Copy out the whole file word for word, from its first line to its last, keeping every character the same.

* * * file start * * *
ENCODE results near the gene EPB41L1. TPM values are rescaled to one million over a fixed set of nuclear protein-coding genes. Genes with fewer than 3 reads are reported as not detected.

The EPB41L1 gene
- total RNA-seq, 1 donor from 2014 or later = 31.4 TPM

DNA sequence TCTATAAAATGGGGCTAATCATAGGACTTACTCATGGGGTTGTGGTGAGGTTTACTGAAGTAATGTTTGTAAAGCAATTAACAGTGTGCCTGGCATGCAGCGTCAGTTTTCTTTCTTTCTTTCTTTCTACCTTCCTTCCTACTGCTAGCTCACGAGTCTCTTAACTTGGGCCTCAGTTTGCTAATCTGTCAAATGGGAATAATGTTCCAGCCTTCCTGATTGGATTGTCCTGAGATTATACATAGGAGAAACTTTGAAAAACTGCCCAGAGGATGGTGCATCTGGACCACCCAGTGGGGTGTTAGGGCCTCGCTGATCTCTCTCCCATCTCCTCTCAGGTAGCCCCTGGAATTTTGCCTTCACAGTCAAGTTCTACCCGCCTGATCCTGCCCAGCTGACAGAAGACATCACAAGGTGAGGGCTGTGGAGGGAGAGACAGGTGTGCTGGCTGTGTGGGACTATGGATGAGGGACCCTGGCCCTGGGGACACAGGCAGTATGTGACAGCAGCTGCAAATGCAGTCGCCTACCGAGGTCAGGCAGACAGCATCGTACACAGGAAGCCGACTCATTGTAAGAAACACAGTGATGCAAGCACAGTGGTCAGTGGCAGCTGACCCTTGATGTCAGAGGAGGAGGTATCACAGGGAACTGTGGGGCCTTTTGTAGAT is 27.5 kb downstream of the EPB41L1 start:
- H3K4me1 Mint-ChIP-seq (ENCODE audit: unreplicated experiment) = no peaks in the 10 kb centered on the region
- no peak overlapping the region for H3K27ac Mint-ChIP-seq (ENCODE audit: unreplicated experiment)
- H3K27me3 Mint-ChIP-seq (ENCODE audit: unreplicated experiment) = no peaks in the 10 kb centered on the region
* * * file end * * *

ENCODE results near the gene EPB41L1. TPM values are rescaled to one million over a fixed set of nuclear protein-coding genes. Genes with fewer than 3 reads are reported as not detected.

The EPB41L1 gene
- total RNA-seq, 1 donor from 2014 or later = 31.4 TPM

DNA sequence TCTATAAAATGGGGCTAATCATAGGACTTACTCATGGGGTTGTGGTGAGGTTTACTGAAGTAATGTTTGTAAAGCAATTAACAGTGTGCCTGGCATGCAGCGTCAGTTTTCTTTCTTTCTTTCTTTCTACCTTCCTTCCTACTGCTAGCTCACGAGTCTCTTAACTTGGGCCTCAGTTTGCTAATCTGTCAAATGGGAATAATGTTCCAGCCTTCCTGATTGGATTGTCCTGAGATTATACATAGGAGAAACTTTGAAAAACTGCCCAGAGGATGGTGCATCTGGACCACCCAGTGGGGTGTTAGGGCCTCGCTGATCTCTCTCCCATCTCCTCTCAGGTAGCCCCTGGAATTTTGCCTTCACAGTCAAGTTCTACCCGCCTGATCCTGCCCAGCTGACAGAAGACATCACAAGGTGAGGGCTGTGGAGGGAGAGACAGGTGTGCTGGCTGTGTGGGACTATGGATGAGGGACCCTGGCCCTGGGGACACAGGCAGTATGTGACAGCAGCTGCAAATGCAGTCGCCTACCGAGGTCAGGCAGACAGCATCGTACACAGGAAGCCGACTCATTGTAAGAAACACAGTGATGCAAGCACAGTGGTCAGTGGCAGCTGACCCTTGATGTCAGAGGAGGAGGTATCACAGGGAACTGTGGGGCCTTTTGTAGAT is 27.5 kb downstream of the EPB41L1 start:
- H3K4me1 Mint-ChIP-seq (ENCODE audit: unreplicated experiment) = no peaks in the 10 kb centered on the region
- no peak overlapping the region for H3K27ac Mint-ChIP-seq (ENCODE audit: unreplicated experiment)
- H3K27me3 Mint-ChIP-seq (ENCODE audit: unreplicated experiment) = no peaks in the 10 kb centered on the region